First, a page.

Ben Davis’s Standout Artworks Amid The Chaos of Frieze New York 2015
Here's what to look for if you are in a hurry and want to see the best.
I can’t and won’t pretend that in the first few swarming hours of a fair, you can really pick winners for the ages.
You can only note some clear standouts, and flag works that are worthy but that might not stand out, getting lost in the tony chaos (see Frieze VIPs go Wild for Pia Camil’s Free Ponchos, Leonardo DiCaprio, Mike Myers, and Arnold Lehman Grace Celebrity VIP Frieze New York Preview, and Gagosian Bids on Darren Bader’s Junk Mail at Frieze New York Flea Market).
Here, then, are 5 things to mark on your maps for Frieze New York, 2015.
1. Archigram archives at Ibid Projects, London
For my money, this is, hands down, the best thing at the fair. And speaking of money, it’s not for sale. As a gambit to entice people into the installation of other artists from their program, Ibid has brought a selection of concept drawings and models from the legendary London experimental architects Archigram. This includes a 1963 diorama of a city of the future made from tinfoil from Warren Chalk and Ron Herron, a colorful elevation drawing of a pneumatic Instant City in a Field by Peter Cook (1969), and even pages from the thrilling architectural adventure comic book Amazing Archigram #4. See it here because you are not going to see it elsewhere: The material hails from the Archigram archives in London or, in a couple of cases, straight from the homes of Archigram greats.
2. CANAN at Rampa, Istanbul
Unveiled specifically for the fair, the Turkish artist CANAN (b. 1970) offers up a series that is something like The Guide to Getting It On rendered in the style of miniatures. She’s riffing off of an 18th-century Arabic work of erotic instructional literature, Bahname (The Book of Lust), picking out some choice positions, with the faces of her figures radiating guileless innocence as they go at it. The accompanying Turkish text—translated into English and shown below the drawings—highlights the attention paid to female pleasure.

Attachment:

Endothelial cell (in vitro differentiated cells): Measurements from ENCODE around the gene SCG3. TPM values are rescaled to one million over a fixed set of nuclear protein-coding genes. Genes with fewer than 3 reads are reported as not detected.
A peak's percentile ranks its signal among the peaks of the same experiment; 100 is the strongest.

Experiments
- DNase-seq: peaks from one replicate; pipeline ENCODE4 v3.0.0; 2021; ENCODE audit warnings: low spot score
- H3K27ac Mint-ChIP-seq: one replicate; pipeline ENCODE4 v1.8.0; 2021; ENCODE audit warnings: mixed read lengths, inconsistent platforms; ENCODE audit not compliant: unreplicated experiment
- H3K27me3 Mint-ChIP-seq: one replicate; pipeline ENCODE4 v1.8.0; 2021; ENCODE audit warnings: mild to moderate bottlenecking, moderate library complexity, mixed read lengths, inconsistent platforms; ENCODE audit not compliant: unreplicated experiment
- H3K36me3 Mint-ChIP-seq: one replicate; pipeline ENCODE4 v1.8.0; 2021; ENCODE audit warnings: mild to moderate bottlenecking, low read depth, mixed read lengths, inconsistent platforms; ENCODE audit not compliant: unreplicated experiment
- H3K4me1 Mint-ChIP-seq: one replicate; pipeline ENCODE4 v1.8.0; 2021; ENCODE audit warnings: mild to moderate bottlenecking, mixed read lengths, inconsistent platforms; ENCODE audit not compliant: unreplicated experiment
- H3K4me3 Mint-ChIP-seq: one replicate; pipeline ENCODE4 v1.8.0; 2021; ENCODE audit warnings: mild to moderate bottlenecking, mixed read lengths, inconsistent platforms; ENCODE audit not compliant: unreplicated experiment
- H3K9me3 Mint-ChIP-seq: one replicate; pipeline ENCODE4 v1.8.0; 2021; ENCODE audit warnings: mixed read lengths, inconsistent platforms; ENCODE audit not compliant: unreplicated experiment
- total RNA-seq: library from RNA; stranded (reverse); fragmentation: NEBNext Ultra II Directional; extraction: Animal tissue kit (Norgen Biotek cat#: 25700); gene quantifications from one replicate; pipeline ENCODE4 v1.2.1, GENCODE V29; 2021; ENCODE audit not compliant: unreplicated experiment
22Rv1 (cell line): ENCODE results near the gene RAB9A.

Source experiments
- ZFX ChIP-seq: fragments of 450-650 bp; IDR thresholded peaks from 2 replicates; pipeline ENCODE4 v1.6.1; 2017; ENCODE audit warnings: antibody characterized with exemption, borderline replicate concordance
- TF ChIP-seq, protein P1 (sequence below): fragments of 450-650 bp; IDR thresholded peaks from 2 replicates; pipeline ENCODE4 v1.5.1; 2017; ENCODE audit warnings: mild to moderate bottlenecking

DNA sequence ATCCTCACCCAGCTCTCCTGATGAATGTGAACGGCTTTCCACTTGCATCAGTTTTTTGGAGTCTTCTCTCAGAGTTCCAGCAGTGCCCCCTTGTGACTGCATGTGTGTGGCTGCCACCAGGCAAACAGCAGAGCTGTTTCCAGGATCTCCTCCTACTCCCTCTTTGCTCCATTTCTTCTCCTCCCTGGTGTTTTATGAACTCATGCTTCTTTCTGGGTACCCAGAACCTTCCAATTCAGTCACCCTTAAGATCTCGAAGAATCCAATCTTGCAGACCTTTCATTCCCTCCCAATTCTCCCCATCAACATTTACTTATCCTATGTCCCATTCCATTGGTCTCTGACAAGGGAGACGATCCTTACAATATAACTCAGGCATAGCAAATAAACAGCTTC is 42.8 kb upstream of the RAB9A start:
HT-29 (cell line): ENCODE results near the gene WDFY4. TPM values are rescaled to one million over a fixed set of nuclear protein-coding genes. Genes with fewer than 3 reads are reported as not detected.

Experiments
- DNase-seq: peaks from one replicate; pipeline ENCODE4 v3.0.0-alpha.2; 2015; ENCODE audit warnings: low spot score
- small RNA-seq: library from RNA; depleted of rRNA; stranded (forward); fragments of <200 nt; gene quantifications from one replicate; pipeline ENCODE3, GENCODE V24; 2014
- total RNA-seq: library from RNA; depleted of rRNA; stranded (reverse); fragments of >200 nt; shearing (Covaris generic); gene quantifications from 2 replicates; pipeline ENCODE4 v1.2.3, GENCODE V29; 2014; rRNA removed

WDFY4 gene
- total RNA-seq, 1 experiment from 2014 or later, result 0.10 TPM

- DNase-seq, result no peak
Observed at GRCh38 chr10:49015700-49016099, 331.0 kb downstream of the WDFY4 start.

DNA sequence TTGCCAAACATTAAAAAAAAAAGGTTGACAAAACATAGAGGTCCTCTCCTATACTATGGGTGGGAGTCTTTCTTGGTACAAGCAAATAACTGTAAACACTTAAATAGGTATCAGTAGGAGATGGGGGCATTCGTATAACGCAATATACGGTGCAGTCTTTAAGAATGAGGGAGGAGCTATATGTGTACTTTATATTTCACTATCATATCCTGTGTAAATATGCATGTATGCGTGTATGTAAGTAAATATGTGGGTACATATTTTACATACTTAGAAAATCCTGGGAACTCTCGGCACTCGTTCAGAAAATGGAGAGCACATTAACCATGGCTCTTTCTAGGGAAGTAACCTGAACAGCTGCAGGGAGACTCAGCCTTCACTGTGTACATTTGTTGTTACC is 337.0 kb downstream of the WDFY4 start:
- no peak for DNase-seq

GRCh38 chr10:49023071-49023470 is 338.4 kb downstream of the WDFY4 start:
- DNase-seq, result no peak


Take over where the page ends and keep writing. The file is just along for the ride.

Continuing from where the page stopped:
3. Tiger Tateishi at Greengrassi, London
Ultra-cool 1970s canvases from the late Japanese painter Tiger Tateishi (1941-1998) are something like Georgio de Chirico in outer space. The Star of Mobius (1973) is a painting as psychedelic instruction manual, explaining how one could stitch the cratered landscapes of different planets into one continuous surface.
4. Zoe Leonard at Galleria Raffaella Cortese, Milan
Two black-and-white aerial views of the US/Canada border, the meandering arm of a river peaking through the dark woods, have the misty portentousness of a dream. “I like things to be startling in a quiet kind of way,” Leonard has said, and that’s exactly what these are.
5. Philomene Pirecki at Supplement, London
In the fair’s “Frame” section dedicated to newish galleries, this London-based artist’s standing sculpture-collages from her “Image Persistence” series amount to a kind of essay on the shape-shifting textures of images in the digital present: Desire as a Form of Energy layers woozy digital photos of the artist’s own paintings against images of smudged touchscreens, layers of delicate abstraction piling up in a way that is funky and slick at once.
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